Viewed in the light most favorable to the fact-finder's determination, the evidence shows that (1) appellant was present at the scene when the search of the vehicle was conducted, (2) drug paraphernalia was discovered during the search, (3) the location where the drugs were found was enclosed, (4) the contraband was located in close proximity to appellant and was conveniently accessible to him, (5) appellant's conduct indicated a consciousness of guilt, and (6) appellant was under the influence of cocaine at the time he was arrested, as he admitted he used cocaine earlier that day. The fact-finder could have reasonably inferred, from the cumulative force of the evidence, that appellant exercised actual care, custody, or control of the cocaine. See Evans, 202 S.W.3d at 166 (concluding that evidence, “when viewed in combination and its sum total, constituted amply sufficient evidence”); Robinson, 174 S.W.3d at 326 (affirming possession conviction of front-seat passenger in truck where cocaine was located in factory compartment in back wall of truck, and noting that cocaine was within vicinity and easily accessible to passenger). We conclude that the evidence is sufficient for a rational trier of fact to have found the elements of possession of a controlled substance beyond a reasonable doubt. See Tex. Health & Safety Code Ann. § 481.115(a), (b).

We overrule appellant's first issue.

E. Factual Sufficiency

In his second point, appellant argues that the evidence is factually insufficient to sustain his conviction. Specifically, appellant contends that after considering “missing links,” the officer's statement about not arresting all of the van's occupants if one of them claimed ownership of the drugs, and the “trace” amount of cocaine, the guilty finding is factually insufficient.

In support of his factual insufficiency argument, appellant points to missing links. Appellant's analysis is flawed because, as Evans instructs, the enumerated factors are merely links which “Texas courts have recognized as sufficient, either singly or in combination, to establish a person's possession of contraband.” Evans, 202 S.W.3d at 162 (emphasis added). Appellant's argument treats the links as a check list, as if the number of factors present necessarily correlates with the strength of a case. This type of reasoning misconstrues the links analysis. Rather than giving equal weight to each factor listed, we are to look at the “logical force of all of the evidence” together. See id. Pointing out possible links that were not established at trial does not negate the links that were established. Lair v. State, 265 S.W.3d 580, 588 (Tex.App.-Houston [1st Dist.] 2008, pet. ref'd) (citing Evans, 202 S.W.3d at 164 (rejecting court of appeals' determination of legal insufficiency that was based in part on recitation of links that “did not exist in this case”)).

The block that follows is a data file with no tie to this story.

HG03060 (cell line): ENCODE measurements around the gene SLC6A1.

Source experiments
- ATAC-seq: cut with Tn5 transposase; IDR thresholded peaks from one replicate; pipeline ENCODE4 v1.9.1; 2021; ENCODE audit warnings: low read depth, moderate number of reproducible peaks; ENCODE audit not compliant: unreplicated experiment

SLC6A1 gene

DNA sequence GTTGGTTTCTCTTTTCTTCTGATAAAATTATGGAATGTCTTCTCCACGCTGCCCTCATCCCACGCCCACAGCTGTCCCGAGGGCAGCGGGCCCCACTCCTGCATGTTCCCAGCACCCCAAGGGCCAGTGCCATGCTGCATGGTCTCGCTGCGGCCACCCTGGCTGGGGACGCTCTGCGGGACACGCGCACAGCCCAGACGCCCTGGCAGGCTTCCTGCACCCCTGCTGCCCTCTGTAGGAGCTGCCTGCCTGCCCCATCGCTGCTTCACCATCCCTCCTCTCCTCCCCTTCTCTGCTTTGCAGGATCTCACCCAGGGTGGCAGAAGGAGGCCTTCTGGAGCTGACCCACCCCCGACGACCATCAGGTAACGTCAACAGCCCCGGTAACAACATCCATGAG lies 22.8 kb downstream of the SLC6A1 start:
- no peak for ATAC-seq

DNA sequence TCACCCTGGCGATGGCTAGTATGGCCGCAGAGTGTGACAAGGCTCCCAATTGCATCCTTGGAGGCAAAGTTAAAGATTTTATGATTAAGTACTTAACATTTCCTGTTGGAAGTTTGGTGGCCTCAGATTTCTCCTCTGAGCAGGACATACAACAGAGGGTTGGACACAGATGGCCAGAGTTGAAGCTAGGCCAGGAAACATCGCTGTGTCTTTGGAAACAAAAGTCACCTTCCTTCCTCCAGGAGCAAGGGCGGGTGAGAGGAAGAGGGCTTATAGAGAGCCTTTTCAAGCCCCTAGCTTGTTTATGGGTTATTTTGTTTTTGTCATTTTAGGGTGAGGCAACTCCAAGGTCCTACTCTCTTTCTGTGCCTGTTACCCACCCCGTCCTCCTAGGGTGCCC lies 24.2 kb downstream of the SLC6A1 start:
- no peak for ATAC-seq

Again, appellant points to the statement made by the police officer that he would not arrest everyone if someone claimed ownership of the drugs. But the fact that the officer was asking someone to claim ownership of the drugs does not mean there was insufficient evidence linking appellant to the drugs. See Roberson, 80 S.W.3d at 735 (holding that proof of sole possession is not necessary).

Appellant argues that only a “trace” amount of drugs were found and that it was not a usable amount. However, there is no requirement that one must possess a usable amount of controlled substance or that the substance be visible to the naked eye. Joseph v. State, 897 S.W.2d 374, 376 (Tex.Crim.App.1995). Nevertheless, appellant argues that, because there was only a trace amount, “[i]t follows that the original contents of the baggie had either been consumed or discarded at a time previous to the search.” He goes on to argue that there is no evidence that appellant was under the influence of drugs or that he had used the drugs in the bag. Appellant misstates the record; appellant himself testified that he used cocaine on the day he was arrested with the two other passengers in the vehicle. This testimony leads to the logical inference that appellant used the cocaine that was found in the vehicle.